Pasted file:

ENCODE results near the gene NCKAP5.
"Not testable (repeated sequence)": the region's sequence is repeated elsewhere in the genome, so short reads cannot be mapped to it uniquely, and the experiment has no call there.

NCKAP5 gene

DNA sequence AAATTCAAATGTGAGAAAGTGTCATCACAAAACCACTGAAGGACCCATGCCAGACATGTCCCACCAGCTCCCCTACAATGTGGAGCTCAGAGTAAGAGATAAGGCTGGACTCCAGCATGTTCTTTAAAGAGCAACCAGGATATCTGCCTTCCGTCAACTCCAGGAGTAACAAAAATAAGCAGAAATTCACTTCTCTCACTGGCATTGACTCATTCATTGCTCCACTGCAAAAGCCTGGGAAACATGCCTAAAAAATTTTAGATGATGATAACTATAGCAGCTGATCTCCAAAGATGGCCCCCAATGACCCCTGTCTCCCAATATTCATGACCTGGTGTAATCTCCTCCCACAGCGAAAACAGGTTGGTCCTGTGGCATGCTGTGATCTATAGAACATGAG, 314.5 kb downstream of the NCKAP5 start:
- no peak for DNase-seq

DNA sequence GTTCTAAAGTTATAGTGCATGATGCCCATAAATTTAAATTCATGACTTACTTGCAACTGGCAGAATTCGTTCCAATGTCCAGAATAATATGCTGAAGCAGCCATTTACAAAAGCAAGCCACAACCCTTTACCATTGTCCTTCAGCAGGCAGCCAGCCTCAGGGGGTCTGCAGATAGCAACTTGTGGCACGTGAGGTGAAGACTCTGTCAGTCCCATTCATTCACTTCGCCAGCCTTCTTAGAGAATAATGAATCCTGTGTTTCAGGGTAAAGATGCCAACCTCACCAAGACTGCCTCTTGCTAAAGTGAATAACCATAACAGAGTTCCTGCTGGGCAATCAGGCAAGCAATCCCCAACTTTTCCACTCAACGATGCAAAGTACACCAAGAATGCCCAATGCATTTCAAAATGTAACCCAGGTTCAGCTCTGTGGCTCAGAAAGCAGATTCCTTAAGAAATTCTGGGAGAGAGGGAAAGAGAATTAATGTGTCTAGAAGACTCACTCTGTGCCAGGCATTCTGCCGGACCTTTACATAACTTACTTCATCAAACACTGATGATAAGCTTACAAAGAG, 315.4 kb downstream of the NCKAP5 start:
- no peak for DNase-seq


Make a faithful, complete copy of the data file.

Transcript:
ENCODE results near the gene NCKAP5.
"Not testable (repeated sequence)": the region's sequence is repeated elsewhere in the genome, so short reads cannot be mapped to it uniquely, and the experiment has no call there.

NCKAP5 gene

DNA sequence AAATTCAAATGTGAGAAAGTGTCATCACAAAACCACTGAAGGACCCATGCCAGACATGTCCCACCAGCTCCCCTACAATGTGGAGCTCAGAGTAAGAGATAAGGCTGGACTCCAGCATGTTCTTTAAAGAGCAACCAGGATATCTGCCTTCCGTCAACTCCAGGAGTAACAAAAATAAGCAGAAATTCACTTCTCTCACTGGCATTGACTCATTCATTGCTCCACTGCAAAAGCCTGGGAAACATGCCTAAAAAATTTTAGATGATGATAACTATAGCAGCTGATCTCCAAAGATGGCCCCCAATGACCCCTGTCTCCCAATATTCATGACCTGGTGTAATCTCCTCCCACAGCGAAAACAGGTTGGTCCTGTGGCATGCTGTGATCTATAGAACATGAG, 314.5 kb downstream of the NCKAP5 start:
- no peak for DNase-seq

DNA sequence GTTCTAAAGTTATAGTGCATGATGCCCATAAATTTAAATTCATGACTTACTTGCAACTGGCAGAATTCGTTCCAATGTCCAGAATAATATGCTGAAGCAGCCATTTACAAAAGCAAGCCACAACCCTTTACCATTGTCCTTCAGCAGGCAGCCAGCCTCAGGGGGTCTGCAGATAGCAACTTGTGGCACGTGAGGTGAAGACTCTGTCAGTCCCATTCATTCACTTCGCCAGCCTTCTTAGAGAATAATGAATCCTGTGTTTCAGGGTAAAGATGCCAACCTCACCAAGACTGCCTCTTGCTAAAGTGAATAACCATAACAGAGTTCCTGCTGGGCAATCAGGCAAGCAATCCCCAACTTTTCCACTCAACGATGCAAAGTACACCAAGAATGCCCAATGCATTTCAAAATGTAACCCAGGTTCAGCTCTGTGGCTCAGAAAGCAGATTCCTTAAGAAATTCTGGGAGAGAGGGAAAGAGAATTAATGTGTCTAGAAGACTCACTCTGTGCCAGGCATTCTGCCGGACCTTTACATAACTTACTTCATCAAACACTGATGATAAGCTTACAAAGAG, 315.4 kb downstream of the NCKAP5 start:
- no peak for DNase-seq